Motherhood in 16-19 year old women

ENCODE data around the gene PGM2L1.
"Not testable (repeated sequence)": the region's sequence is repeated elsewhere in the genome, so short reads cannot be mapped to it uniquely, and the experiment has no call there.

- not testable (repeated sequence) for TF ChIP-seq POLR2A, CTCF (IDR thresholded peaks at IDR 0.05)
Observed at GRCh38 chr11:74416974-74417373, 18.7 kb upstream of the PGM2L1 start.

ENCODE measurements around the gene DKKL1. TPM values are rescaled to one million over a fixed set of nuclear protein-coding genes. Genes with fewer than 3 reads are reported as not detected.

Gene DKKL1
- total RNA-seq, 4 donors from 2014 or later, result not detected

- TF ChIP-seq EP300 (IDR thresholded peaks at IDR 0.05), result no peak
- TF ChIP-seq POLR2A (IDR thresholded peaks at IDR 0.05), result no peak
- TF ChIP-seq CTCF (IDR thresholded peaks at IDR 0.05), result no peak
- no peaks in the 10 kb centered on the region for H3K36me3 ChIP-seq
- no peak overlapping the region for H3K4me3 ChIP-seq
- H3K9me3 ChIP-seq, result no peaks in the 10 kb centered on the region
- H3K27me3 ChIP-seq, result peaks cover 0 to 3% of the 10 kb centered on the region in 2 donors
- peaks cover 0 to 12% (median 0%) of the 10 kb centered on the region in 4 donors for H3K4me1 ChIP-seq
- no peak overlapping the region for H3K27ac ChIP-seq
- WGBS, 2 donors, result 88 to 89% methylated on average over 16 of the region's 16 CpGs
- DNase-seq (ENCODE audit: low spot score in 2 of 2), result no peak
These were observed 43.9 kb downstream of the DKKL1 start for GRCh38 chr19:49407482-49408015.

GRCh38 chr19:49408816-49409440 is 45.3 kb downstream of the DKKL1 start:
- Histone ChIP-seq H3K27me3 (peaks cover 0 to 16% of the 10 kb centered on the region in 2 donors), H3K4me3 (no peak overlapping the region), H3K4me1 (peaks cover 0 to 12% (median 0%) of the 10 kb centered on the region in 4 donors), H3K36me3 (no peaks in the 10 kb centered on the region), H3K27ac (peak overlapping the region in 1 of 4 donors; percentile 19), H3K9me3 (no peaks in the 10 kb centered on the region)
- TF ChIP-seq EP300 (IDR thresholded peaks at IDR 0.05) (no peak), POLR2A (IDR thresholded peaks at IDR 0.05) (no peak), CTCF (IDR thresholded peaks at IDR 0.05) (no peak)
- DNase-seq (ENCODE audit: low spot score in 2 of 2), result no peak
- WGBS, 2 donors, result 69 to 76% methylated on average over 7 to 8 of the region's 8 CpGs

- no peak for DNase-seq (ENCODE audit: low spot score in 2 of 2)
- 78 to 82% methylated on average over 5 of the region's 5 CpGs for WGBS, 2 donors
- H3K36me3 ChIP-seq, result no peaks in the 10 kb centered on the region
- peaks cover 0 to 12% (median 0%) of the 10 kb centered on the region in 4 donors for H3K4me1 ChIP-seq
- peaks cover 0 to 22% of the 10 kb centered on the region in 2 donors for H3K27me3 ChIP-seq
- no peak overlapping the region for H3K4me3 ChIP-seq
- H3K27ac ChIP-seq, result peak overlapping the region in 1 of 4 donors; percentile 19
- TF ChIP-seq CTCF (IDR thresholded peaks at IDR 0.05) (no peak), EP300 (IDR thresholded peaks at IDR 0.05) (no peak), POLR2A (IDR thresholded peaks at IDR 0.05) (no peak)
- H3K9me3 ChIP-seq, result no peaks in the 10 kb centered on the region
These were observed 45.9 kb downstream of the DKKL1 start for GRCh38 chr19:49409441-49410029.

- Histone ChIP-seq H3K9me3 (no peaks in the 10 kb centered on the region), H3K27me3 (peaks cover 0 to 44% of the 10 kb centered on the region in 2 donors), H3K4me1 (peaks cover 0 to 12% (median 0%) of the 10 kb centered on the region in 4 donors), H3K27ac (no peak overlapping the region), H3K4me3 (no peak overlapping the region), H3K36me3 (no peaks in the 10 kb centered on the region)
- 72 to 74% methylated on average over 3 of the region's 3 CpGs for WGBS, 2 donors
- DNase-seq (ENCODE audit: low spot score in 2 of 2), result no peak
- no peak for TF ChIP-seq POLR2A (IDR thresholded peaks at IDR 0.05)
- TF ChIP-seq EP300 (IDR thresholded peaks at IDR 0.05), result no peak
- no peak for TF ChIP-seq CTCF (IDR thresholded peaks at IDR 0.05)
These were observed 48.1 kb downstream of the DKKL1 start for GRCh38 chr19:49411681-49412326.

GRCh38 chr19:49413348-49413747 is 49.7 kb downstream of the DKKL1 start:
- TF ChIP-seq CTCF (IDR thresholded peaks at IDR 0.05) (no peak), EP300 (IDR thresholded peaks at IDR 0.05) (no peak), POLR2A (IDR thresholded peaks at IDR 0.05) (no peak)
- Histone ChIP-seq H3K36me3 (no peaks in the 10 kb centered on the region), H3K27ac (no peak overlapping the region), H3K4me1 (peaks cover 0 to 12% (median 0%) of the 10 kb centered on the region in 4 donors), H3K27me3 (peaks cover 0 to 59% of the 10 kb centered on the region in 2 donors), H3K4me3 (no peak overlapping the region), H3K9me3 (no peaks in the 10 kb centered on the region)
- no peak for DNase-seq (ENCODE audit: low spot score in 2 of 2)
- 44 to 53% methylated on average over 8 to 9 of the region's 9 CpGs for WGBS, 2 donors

This thesis reports a study of women, living in London, who became mothers when aged 16-19 years, and of their children. The women and children were white and black and came from a range of ethnic groups. In late pregnancy 102, 16-19 year old women were given short interviews and 79 were given in-depth interviews. Data from 85 of these combined samples were analyzed when their children were six months old and from 68 when they were 21 months old. Sixty two of their children were given a developmental test 21 months after birth. The study aimed to identify women's reasons for becoming pregnant and going on to have children; to get a good picture of how the women and their children fared over the course of the study and to consider intra-group differences that may have led some women to fare well and others to fare badly. The findings suggest that mothers under twenty are not as problematic as they are generally believed to be. Most of the women were aware of the contraceptive methods available. They had become pregnant for a range of reasons. These included wanting a child; not minding whether they conceived; their male partners' reported lack of concern about contraception; contraceptive failure and chance. The majority of the women did not consider that childbearing should be inextricably linked with marriage and many reported negative views about the benefits of marriage for women. Nonetheless, most of the single women expected to marry at some time. Most women and their children were faring well despite high rates of poverty. Good outcomes were partly mediated by the social support that women received (particularly from their own mothers who were generally more supportive than their children's fathers) and by the fact that their poor educational qualifications and labour market experiences meant that, for the great majority, early motherhood was not disruptive of their other life course careers.